My disgust for empty rhetoric had been...

  9. 3 Economies of Profanity: Free Speech and Varieties of Language Degradation
    (pp. 75-97)

    In the aftermath of the failed coup of August 1991, it became clear that it was the democrats who had won the rhetorical battle over glasnost. For a variety of reasons, their broader interpretation of the term as a close cousin to “free speech” eclipsed the narrower notion of glasnost as “greater public access to information” espoused by the party apparatchiks. But by winning the battle over words, they also helped trigger the devaluation of the term itself. Gorbachev escaped captivity but suffered an irreparable blow in legitimacy, leading to the deflation of his own political authority and that of...

  10. 4 In Defense of the National Tongue: Guardians, Legislators, and Monitors of the Norm
    (pp. 98-130)

    The dynamics examined in chapters 2 and 3—first the battle over glasnost then the reframing of “freedom of speech”—tend to feature instrumental attitudes toward language, views of language as a tool for bringing about either reform or revolution in a positive light, or anarchy or lawlessness in a negative one. When the debates tend in the direction of excess and lawlessness, they likewise places greater focus on language’s “organic” or essential bond with the individual, society, and nation, and the threats to this bond from “impure,” “contaminating,” and “perverse” forces—both external and internal alike.¹ Metaphors of unruliness,...

  11. 5 Taking the Offensive: Language Culture and Policy under Putin
    (pp. 131-165)

    It may at first seem a contradiction to associate Vladimir Putin with the notion of linguistic norms and proper usage. This, after all, is the man who has been notorious for his colorful and at times crass turns of phrase. And yet he was selective about his use of such turns and the contexts in which he used them and, for the most part, distinguished himself—particularly apart from his predecessor—as a master of bureaucratic competence.We Speak Russianhost Larina joked about Putin laying down the law on the pronunciation ofobespechEnie, but there is no question that...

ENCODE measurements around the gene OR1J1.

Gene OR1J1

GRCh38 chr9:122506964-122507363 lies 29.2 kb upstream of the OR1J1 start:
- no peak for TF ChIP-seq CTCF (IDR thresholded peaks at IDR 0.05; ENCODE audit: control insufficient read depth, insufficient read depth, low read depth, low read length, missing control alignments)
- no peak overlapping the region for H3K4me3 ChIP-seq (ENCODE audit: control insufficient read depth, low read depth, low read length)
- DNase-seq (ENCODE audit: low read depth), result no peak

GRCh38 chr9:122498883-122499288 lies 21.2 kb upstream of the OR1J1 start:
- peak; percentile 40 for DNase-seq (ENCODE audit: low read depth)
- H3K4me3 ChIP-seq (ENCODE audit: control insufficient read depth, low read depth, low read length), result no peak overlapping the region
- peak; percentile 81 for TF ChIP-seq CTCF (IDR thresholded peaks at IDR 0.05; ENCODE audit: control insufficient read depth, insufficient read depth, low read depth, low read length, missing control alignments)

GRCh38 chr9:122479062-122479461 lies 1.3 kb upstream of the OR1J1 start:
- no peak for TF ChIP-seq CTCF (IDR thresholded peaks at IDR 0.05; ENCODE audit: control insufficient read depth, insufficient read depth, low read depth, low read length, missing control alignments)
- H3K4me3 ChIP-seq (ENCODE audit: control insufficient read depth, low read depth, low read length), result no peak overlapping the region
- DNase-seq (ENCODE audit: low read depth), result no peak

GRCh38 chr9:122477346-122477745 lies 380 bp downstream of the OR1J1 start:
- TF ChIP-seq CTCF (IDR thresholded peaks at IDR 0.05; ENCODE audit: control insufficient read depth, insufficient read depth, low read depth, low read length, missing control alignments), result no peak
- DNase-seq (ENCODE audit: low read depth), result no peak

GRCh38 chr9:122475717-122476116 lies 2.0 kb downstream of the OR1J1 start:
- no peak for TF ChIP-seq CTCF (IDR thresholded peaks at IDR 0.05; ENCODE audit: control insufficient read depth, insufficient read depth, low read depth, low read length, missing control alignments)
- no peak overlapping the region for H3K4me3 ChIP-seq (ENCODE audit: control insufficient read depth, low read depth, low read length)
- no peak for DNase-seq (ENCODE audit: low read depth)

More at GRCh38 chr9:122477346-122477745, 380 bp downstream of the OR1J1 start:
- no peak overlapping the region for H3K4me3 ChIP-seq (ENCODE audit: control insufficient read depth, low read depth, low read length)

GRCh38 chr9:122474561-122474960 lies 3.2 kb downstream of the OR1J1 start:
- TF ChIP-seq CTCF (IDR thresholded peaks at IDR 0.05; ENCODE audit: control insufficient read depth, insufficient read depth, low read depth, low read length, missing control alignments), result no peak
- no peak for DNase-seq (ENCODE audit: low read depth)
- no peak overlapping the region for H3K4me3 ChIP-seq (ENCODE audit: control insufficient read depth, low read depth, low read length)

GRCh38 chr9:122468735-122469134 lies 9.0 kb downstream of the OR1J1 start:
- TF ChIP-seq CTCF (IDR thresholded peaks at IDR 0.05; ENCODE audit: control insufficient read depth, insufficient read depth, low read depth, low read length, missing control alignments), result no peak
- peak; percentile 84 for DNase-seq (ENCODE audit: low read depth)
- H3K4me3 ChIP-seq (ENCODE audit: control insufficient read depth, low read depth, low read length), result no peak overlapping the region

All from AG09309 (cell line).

12. 6 “Cyber Curtain” or Glasnost 2.0? Strategies for Web-based Communication in the New Media Age
    (pp. 166-191)

    On 15 December 2011, then–Prime Minister Putin staged his tenth annual meeting with the Russian nation, newly dubbed “Conversation with Vladimir Putin.” His first three meetings since assuming the premier-ship had largely followed the script of the earlier “Direct Lines”: they too were marathon, multimedia displays of competence and supreme authority afforded by friendly journalists, prepared questions, and links to live audiences across the nation.¹ Viewers who tuned into the 2011 edition, however, witnessed something notably different. Superficially, the format looked similar, with a live audience in a Moscow studio, the “call center” logging questions by phone, texting, and...

  13. Conclusion
    (pp. 192-198)

    Linguistic innovation tends to accelerate during less stable periods of history, and the degree of success of any term, speech style, or discourse depends on the degree to which it resonates with the general population, which in turn depends on its ability to tap into underlying ideologies, economies, and technologies of language. Discussion in this book has shifted between the language of politics and the politics of language deliberately and naturally, as the two are often bundled together either in debates over national identity or the right to speak freely. Be they linguistic tussles for cultural authority or election-time battles...

  14. Appendix: Sayings and Proverbs about Language
    (pp. 199-202)
  15. Works Cited
    (pp. 203-226)
  16. Index
    (pp. 227-234)